Adulthood and the myth of Independence

adulthood

MR EDDIE NDOPU is a black, queer, feminist Disability Activist. He is also a thinker and an uncontested, self-identifying genius. His intellectual muscle and determination to open up the world to all non-binary people has landed him a scholarship to Oxford University, making him the first disabled African to be accepted into the institution. But there’s a catch, his scholarship doesn’t cover the significant additional costs associated with his disability. Click the link below this piece to see how you can donate and help him make his Oxford dream come true. In the meantime, he has something to say about the myth of Adulthood.    

Adulthood: the myth of independence – the uncritical glorification of existing within the world…unaided. An individual.

Congratulations.  You are an adult. But your adulthood is constructed on one of humanity’s greatest lies. That we are independent. That your existence boils down to you. It doesn’t. The world is constructed to make it seem as though able-bodied people are independent. This thing to which we attach tremendous value, a definition for adulthood, is in fact nothing more than a farce.  A fallacy.

I’m disabled. And for this reason, adulthood remains elusive because I am dependent on others for my survival.  My dependence on the world, as it were, disqualifies me from adulthood. Whenever I insist on being recognised as an adult I am asked to demonstrate greater independence. Often, even disabled people buy into this logic, mistakenly referring to our collective pursuit of dignity as the independent living movement.  What I know to be true, what so many of us know to be true, is that able-bodied people fail to recognise that their bodies, as so-called able-bodied people, disappear into the background of the built environment, making it look like they are independent.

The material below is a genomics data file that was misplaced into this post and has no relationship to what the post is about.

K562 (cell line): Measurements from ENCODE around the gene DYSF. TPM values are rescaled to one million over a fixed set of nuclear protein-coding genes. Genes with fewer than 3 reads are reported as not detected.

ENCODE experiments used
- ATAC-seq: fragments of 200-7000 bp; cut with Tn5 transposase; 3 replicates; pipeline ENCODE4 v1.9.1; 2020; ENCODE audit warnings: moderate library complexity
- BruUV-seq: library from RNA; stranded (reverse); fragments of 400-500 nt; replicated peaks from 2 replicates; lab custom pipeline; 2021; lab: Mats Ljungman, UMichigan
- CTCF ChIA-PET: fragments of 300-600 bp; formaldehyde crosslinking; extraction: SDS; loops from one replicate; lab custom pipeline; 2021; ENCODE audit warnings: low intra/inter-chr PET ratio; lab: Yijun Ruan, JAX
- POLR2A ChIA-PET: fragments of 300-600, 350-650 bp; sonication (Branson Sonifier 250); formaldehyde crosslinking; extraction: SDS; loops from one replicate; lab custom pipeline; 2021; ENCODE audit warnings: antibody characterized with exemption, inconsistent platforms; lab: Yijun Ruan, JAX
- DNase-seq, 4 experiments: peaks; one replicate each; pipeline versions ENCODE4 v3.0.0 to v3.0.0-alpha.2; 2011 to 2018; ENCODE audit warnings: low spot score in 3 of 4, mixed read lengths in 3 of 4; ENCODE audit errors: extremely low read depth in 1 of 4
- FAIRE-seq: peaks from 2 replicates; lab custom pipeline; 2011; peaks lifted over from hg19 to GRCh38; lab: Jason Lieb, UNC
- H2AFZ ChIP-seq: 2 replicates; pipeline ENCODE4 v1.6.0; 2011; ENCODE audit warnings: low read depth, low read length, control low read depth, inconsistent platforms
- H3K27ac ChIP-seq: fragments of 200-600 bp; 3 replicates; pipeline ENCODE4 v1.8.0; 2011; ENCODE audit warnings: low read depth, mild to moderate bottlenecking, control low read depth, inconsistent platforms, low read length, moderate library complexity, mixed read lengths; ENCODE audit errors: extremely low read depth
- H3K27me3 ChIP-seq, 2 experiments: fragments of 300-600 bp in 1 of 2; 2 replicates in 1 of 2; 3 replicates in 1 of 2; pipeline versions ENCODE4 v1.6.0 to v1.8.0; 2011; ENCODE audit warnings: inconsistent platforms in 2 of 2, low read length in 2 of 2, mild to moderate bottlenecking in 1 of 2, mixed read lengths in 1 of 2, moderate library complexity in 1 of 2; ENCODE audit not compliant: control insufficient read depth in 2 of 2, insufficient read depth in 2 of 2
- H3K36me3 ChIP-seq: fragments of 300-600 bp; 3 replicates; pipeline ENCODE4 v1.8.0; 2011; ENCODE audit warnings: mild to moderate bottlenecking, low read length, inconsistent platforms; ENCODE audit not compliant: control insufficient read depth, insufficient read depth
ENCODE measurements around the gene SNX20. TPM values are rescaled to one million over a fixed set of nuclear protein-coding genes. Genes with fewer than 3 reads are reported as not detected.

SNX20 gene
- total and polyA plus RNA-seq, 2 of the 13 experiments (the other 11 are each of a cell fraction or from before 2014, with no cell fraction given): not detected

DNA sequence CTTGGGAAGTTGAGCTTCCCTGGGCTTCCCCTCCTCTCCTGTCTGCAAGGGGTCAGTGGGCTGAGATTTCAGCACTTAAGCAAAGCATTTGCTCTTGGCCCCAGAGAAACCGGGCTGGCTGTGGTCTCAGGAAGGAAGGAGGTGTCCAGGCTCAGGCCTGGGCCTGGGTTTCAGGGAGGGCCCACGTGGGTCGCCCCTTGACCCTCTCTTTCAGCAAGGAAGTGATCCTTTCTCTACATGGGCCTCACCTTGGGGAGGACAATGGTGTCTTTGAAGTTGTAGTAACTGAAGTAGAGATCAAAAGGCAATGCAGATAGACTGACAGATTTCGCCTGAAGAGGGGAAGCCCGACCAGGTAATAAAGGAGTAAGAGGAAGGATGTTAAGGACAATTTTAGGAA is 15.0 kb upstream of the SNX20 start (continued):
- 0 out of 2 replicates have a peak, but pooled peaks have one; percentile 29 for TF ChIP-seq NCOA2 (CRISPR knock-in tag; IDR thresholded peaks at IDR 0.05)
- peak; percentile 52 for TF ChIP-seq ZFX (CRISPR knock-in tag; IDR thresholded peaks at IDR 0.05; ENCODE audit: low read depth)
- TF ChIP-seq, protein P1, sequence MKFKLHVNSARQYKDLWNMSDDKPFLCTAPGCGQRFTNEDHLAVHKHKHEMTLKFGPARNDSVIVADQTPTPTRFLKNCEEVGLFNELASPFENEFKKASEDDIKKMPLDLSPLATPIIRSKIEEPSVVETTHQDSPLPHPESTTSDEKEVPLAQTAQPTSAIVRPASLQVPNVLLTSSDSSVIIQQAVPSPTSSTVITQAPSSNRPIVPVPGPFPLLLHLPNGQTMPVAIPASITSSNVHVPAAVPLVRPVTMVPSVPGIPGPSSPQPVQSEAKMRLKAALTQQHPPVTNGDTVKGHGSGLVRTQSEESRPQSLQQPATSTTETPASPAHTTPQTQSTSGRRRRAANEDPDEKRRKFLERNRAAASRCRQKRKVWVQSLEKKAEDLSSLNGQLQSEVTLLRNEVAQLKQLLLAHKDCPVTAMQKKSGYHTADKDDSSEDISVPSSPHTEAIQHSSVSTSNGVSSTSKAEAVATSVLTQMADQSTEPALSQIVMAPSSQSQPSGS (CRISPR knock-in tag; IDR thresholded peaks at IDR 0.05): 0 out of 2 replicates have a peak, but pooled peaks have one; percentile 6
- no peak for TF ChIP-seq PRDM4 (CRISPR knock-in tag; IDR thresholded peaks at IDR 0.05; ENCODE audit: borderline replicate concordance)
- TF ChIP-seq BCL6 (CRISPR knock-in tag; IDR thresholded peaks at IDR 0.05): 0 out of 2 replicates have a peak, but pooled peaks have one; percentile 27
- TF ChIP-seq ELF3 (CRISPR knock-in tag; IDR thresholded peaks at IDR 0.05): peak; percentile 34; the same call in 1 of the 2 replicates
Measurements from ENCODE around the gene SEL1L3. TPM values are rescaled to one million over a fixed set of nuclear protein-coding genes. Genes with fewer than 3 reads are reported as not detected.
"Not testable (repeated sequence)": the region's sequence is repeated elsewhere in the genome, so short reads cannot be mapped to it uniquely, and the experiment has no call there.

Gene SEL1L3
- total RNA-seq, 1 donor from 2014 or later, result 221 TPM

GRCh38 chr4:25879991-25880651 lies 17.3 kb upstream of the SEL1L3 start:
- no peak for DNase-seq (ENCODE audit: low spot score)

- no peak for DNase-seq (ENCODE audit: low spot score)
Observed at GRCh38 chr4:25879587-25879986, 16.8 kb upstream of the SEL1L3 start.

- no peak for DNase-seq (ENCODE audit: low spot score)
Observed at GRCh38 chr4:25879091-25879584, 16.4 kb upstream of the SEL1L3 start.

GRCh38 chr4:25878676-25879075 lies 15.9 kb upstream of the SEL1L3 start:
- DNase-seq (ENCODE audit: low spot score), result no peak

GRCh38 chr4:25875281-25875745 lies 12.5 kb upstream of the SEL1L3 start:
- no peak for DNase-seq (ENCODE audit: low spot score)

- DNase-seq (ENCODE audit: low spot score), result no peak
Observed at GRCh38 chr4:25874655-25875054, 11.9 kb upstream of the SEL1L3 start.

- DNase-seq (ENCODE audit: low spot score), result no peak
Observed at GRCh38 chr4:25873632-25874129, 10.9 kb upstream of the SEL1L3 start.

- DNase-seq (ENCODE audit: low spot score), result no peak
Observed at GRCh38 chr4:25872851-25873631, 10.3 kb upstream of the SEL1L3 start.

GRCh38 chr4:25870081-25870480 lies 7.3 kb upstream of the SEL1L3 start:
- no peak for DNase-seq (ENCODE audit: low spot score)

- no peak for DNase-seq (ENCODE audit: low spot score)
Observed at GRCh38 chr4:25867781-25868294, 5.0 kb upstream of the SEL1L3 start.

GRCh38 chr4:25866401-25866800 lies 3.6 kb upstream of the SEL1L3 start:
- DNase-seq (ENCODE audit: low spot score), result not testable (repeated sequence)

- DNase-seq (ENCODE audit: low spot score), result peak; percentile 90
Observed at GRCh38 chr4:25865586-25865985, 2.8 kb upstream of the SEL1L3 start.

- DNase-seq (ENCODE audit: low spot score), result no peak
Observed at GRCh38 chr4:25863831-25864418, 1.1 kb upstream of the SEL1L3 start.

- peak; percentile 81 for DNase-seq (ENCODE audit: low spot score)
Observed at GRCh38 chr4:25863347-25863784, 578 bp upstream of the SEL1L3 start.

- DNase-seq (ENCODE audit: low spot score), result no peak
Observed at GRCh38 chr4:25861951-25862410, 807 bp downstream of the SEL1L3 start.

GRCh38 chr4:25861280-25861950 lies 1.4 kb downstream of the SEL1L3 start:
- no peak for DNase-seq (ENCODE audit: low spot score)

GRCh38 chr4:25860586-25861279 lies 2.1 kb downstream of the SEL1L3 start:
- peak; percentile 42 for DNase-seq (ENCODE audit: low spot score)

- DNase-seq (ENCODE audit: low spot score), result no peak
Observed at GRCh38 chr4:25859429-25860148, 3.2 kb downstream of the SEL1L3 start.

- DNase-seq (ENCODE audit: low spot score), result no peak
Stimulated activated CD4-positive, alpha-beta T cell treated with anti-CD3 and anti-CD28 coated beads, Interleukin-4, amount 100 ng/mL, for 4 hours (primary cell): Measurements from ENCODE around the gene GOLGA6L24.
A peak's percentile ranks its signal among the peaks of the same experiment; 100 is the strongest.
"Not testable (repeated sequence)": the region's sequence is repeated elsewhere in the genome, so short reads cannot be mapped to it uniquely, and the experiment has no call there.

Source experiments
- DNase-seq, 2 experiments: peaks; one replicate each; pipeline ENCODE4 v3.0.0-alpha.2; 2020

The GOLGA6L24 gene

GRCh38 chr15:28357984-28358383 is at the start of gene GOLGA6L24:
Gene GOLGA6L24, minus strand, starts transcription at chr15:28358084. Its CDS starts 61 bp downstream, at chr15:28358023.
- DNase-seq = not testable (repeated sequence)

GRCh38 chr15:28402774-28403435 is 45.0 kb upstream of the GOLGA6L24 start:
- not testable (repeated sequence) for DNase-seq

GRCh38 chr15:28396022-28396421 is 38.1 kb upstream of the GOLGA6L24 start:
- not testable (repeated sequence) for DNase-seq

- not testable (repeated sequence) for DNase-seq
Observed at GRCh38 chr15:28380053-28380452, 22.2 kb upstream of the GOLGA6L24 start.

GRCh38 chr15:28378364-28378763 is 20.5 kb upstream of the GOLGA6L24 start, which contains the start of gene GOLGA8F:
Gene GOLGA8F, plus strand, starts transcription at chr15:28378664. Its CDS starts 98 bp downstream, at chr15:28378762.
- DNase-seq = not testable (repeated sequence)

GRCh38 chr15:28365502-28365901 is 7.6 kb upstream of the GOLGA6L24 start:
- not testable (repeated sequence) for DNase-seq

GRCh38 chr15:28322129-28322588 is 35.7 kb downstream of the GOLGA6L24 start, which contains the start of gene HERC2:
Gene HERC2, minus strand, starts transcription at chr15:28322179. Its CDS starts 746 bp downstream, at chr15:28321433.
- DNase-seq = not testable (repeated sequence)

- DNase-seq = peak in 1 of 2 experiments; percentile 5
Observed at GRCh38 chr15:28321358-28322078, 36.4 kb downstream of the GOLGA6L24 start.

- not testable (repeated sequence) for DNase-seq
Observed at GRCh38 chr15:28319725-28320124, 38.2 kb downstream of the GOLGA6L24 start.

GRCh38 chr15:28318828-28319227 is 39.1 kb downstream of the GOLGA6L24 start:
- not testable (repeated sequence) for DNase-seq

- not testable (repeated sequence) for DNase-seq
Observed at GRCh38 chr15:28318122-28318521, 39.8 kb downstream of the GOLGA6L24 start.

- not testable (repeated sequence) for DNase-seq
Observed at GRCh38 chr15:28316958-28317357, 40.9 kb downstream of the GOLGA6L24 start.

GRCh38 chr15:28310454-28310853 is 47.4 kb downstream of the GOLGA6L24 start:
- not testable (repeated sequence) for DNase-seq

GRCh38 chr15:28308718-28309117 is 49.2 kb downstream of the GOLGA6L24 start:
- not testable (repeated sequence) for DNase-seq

Able-bodied people fail to recognise that their bodies, as so-called able-bodied people, disappear into the background of the built environment, making it look like they are independent.

The ground you walk on, the noise of traffic blaring in your ears, the stranger winking at you in the club – hungry, desperate, for your body. Your ability to sign contracts, how your car seat conforms to the curve on your body…are all examples of the ways in which your body is carried – held tightly to make it look as if you are the one doing all the work, when in fact, you’re just a beneficiary of able-bodied supremacy.

We need to construct the world differently. Disability is an offering to humanity to rethink what it means to move, to love, to think, to be human.

I’m the guy on wheels who refuses to rest until every single disabled person in the world, until every single beautifully black and brown disabled soul, gets a fighting chance at living their best lives. I participate in board meetings, despite being automatically seen as the face of a charity drive.  I go clubbing, despite being treated as un-fuckable by the gorgeous bodies assembled on the dance floor.  I employ people to work for me, despite having strangers praise them for being “noble”. As i go to Oxford, I will not be made to stay because the world isn’t ready for my existence and brilliance. This is the access gap. Having access, while at the same time, not having access at all.

This is because we must be here on our own terms. We will continue to be here, breathing.  We are attempting to live our best lives, pushing upstream, against the tide. Breath with me. All we have is one another. Inter-dependence. And that is the truth.

Donate, join the movement to create a world open to all. You’ve just been Eddiecated.

Donate on the link above and help Eddie make the Oxford dream a reality for himself, as well as those who will come after him. Follow his journey to Oxford on social media: #OxfordEddiecated. 

Image by Mr Siyabonga Mkhasibe

Film by Ms. Nadine Kutu

 

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